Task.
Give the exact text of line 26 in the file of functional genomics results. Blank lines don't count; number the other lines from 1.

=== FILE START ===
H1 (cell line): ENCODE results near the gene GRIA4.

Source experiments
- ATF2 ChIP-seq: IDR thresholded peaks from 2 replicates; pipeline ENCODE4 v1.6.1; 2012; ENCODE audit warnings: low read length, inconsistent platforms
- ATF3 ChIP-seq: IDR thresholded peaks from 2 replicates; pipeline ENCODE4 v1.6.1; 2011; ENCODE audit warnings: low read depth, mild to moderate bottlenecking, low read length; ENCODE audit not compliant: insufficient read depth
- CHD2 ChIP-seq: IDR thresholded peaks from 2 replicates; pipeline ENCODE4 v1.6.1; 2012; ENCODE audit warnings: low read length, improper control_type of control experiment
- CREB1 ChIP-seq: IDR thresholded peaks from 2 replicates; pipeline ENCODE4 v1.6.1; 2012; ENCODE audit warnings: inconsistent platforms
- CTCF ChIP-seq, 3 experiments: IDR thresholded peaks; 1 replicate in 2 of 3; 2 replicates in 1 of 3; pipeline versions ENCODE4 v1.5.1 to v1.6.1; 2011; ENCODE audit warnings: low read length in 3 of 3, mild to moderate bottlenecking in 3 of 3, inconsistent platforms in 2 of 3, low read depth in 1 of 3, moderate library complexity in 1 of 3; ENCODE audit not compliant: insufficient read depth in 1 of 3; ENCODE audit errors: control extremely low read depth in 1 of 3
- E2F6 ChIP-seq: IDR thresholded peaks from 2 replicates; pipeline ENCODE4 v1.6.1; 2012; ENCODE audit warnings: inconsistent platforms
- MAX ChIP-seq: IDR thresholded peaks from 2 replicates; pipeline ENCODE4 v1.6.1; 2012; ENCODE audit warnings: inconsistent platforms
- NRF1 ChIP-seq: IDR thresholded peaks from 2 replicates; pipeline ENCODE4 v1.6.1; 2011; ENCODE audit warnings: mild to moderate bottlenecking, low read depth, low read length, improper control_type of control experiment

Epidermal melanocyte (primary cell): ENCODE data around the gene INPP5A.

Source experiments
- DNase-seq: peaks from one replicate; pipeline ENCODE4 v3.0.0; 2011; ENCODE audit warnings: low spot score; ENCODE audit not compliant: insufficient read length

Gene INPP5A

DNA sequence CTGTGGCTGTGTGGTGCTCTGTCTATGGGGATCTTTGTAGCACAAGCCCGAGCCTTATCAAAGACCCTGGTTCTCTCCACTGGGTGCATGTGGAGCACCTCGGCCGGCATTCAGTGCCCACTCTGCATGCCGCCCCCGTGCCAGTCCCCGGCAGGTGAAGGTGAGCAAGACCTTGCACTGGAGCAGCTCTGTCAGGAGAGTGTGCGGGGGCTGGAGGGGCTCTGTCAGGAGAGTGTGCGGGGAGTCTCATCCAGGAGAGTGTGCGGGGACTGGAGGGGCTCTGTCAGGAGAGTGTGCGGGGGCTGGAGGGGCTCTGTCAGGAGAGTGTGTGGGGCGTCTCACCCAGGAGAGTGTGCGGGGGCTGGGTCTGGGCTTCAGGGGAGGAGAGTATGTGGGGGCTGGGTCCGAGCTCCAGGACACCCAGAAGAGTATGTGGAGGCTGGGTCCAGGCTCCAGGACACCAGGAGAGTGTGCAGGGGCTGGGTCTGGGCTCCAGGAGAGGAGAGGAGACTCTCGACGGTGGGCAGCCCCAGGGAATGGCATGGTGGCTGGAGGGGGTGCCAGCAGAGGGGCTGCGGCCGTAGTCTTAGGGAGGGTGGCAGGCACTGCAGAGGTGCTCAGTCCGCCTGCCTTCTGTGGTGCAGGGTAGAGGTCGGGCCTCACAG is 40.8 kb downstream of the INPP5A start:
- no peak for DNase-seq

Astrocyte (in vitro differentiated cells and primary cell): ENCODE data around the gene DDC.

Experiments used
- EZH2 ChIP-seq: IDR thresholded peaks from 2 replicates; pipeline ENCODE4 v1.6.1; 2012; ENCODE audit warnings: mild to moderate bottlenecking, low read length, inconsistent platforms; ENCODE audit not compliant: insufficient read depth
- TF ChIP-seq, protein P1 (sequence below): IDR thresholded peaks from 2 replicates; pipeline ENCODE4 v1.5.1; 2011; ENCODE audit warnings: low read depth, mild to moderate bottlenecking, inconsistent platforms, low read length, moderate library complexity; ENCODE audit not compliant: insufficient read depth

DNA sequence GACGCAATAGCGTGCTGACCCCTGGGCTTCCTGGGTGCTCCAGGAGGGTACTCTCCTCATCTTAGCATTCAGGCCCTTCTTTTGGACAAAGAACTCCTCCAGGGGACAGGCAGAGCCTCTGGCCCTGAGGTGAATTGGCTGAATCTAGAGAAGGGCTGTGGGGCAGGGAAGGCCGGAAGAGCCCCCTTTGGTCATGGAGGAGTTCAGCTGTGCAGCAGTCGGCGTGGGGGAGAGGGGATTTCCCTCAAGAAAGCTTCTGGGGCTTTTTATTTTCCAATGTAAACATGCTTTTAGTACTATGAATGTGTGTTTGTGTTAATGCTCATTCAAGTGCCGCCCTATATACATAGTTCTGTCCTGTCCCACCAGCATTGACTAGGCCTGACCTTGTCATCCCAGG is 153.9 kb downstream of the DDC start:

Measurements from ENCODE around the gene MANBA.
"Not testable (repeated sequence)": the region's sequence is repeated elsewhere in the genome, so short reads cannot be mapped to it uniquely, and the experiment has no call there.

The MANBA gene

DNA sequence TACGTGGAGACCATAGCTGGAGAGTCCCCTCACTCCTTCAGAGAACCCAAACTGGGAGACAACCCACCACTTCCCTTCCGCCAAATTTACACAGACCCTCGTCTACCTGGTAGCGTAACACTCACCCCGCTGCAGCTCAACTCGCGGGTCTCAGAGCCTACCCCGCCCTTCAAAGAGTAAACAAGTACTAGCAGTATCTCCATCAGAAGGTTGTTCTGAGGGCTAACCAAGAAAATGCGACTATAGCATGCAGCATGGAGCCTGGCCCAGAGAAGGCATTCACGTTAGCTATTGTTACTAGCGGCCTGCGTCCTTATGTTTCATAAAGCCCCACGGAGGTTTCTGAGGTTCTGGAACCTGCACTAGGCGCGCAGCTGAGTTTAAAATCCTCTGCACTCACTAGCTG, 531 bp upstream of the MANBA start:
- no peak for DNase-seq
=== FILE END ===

- no peak for DNase-seq